WT: Can you explain to our readers exactly what the Santa Marta 5 is about, and what is your role in this whole story?
Pedro Cabezas: I will start with my role. I am the Coordinator of the Central American Alliance on Mining, and I am also part of an international group called International Allies Against Mining in El Salvador which is a number of organizations that came together in 2008-2009 to support the anti-mining movement in El Salvador.
It was important to support an anti-mining movement from an international perspective. First of all, many of these organizations have been working in El Salvador since the 80s, since the time of the civil war, having maintained relationships with social organizations in El Salvador. In the mid-2000s people began organizing around the mining industry. There was a plan by the government of the time to introduce a large-scale mining project.
Many people were concerned, being El Salvador is the smallest country on the continent, having the highest density of population, having (next to) the lowest forest reserves after Haiti and more than 90% of the surface water not fit for human consumption. People felt that bringing in the mining industry would be a death blow for the country. We are concerned that El Salvador is becoming environmentally unsustainable for the population. There are many, many indicators that tell this is the case.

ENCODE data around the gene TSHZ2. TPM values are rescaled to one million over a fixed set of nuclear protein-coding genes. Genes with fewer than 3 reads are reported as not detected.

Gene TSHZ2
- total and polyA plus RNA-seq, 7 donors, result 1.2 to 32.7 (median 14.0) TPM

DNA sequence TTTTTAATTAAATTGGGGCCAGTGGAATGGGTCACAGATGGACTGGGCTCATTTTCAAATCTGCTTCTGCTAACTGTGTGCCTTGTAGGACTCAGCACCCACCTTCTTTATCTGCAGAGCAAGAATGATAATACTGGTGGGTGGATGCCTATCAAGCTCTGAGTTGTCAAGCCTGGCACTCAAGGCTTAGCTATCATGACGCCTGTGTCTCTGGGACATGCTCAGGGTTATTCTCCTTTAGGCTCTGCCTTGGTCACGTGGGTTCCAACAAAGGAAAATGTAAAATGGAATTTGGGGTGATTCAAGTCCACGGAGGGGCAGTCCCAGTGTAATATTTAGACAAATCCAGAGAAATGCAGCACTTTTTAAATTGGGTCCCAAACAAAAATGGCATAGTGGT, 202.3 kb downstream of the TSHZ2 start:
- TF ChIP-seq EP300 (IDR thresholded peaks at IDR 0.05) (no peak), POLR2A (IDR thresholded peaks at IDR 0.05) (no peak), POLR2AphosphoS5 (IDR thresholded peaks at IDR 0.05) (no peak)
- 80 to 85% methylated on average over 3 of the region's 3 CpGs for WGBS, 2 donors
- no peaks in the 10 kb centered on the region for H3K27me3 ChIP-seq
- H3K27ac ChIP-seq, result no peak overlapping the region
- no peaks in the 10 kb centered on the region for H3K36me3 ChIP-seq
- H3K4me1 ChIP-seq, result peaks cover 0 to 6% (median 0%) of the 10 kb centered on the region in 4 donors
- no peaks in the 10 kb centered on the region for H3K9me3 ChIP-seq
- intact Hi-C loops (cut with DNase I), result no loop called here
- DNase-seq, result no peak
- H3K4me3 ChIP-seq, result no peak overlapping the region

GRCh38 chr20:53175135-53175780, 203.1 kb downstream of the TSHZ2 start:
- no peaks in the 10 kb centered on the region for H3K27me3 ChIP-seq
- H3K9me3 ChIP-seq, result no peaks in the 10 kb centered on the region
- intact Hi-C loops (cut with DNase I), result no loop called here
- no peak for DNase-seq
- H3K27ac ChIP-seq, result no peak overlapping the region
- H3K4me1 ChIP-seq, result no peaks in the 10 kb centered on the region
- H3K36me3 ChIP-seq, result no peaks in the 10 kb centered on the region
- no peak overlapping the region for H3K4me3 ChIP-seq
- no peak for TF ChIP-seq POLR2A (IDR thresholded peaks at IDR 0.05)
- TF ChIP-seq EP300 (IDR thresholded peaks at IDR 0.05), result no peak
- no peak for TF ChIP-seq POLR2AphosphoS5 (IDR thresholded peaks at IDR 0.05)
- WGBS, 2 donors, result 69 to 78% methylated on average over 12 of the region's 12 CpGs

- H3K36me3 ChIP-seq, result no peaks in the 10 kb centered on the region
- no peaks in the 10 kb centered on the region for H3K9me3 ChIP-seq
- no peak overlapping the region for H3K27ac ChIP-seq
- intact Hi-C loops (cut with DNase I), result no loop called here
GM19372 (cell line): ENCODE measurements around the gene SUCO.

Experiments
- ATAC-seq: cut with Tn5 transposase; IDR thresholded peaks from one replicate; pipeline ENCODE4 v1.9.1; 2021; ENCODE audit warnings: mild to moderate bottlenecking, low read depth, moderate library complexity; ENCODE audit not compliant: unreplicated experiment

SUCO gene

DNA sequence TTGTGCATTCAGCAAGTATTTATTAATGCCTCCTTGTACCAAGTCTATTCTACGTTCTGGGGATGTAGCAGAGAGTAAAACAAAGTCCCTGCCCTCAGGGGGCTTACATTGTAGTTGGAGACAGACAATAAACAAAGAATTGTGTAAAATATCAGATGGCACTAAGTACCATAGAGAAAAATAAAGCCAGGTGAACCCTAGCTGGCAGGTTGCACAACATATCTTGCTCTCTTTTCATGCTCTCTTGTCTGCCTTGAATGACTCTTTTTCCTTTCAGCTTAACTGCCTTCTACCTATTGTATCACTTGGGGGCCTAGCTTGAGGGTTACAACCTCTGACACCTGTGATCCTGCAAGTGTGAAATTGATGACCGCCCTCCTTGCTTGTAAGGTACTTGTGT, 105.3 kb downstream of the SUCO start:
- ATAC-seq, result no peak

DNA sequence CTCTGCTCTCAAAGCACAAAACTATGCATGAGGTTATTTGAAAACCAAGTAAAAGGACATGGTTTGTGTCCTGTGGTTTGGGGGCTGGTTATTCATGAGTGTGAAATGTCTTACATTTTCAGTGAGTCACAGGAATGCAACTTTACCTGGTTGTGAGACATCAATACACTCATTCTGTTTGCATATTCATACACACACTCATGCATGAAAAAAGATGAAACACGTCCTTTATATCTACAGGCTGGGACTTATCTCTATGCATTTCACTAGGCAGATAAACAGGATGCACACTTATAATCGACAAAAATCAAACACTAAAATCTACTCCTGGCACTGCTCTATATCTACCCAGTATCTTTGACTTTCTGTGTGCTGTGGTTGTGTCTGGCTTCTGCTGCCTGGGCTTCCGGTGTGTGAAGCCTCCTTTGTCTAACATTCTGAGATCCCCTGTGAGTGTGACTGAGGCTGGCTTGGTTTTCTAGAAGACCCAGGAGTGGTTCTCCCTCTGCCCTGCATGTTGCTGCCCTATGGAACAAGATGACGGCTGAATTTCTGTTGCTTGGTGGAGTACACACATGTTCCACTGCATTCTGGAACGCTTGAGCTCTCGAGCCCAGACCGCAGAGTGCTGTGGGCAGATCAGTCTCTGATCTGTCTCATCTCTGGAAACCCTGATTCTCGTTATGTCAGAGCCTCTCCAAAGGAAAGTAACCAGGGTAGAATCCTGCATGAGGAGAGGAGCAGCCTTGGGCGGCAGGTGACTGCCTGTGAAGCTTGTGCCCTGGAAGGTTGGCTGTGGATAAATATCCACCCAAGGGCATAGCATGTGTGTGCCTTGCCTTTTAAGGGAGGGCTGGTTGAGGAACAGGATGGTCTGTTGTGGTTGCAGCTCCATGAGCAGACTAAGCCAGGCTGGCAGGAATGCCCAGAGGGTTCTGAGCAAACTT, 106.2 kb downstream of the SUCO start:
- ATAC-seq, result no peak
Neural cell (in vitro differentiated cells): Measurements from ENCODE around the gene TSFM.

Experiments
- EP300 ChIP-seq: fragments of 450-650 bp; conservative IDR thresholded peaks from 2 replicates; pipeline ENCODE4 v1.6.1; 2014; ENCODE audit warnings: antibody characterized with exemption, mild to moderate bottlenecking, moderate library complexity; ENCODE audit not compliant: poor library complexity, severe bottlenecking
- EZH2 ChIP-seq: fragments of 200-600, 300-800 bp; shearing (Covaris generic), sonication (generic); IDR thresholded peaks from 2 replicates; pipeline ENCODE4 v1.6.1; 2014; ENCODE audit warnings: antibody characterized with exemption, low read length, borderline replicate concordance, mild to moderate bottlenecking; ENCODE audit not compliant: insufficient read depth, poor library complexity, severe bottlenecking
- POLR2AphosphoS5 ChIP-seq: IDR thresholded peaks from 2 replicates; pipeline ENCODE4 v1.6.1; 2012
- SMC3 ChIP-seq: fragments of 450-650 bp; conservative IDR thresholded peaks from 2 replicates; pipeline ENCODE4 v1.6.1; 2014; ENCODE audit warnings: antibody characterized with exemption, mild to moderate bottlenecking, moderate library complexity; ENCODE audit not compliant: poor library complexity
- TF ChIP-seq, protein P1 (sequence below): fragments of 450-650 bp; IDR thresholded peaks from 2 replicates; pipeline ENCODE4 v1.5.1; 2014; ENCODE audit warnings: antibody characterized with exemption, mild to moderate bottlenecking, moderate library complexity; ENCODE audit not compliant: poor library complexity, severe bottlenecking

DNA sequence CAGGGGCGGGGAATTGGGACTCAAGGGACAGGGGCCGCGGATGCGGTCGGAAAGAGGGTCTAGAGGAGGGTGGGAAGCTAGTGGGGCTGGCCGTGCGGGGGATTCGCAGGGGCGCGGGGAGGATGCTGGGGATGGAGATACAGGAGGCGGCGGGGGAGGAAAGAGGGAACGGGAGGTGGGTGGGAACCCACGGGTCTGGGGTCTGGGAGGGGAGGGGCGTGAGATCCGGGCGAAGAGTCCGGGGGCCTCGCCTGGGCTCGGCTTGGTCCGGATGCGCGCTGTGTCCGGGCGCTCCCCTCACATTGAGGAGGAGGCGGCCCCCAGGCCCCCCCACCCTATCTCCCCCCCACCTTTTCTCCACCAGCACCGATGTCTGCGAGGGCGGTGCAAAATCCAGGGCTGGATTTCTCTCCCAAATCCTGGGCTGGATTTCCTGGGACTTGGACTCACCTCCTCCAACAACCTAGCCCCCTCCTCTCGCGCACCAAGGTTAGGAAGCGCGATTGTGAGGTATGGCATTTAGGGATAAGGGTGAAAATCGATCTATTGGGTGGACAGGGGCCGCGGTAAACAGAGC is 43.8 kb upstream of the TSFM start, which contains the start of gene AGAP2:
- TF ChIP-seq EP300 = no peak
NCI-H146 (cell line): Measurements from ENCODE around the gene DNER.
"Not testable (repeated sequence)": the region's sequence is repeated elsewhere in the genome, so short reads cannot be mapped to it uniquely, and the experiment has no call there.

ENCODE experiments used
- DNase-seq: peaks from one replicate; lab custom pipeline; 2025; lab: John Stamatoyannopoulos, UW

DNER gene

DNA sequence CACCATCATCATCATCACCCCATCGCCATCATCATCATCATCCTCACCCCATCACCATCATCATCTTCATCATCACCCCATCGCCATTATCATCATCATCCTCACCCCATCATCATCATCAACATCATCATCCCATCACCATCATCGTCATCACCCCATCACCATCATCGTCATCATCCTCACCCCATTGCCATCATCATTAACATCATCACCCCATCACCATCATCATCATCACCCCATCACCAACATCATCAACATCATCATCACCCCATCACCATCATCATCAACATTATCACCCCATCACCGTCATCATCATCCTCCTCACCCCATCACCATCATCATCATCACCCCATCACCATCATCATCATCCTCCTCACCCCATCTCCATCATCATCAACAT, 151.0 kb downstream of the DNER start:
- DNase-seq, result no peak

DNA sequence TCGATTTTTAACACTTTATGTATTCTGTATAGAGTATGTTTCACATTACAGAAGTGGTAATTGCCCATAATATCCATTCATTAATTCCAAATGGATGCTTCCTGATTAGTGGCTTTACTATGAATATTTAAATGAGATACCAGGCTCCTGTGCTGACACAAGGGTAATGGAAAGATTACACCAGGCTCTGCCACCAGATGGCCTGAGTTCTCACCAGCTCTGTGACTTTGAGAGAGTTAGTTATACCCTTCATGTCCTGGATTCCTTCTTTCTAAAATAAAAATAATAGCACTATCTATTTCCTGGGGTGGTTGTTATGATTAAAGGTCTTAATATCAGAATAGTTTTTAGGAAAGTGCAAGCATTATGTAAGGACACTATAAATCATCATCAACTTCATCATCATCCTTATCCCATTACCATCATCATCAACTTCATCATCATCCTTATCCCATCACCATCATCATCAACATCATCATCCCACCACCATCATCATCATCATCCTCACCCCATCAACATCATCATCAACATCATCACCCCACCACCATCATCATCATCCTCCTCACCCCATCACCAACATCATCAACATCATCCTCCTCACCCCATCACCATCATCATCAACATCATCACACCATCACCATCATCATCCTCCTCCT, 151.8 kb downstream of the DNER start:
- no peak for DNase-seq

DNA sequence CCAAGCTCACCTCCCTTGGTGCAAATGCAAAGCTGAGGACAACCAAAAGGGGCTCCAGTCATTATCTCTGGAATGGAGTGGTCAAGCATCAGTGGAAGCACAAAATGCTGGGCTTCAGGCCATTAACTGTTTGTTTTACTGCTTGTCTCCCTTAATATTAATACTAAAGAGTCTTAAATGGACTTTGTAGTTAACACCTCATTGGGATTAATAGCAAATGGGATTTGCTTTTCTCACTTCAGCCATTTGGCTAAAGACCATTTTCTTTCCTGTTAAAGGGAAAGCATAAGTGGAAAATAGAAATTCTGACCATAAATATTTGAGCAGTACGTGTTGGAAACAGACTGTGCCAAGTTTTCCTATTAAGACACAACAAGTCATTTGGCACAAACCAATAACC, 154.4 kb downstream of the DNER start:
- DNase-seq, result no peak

So there was a very strong national movement to prohibit mining. These organizations came together to support the people of El Salvador. In El Salvador, the fight was led by a coalition called the National Round Table Against Mining. That coalition was founded by one of the people that is detained today, his name is Antonio Pacheco. He comes from an organization called the Association for the Development of El Salvador, he and the other four people that are detained were strong anti-mining leaders from 2000 to 2017.
These come from a community called Santa Marta. Santa Marta and many surrounding communities have gold deposits and this is where a Canadian company called Pacific Rim had a project, called Eldorado.
These people that are now detained really are anti-mining heroes in El Salvador. They are recognized nationally as people that led the movement, the people that sounded the alarms at the beginning of the struggle, and they started to talk about the potential damage that mining companies could have to the water supply of the country.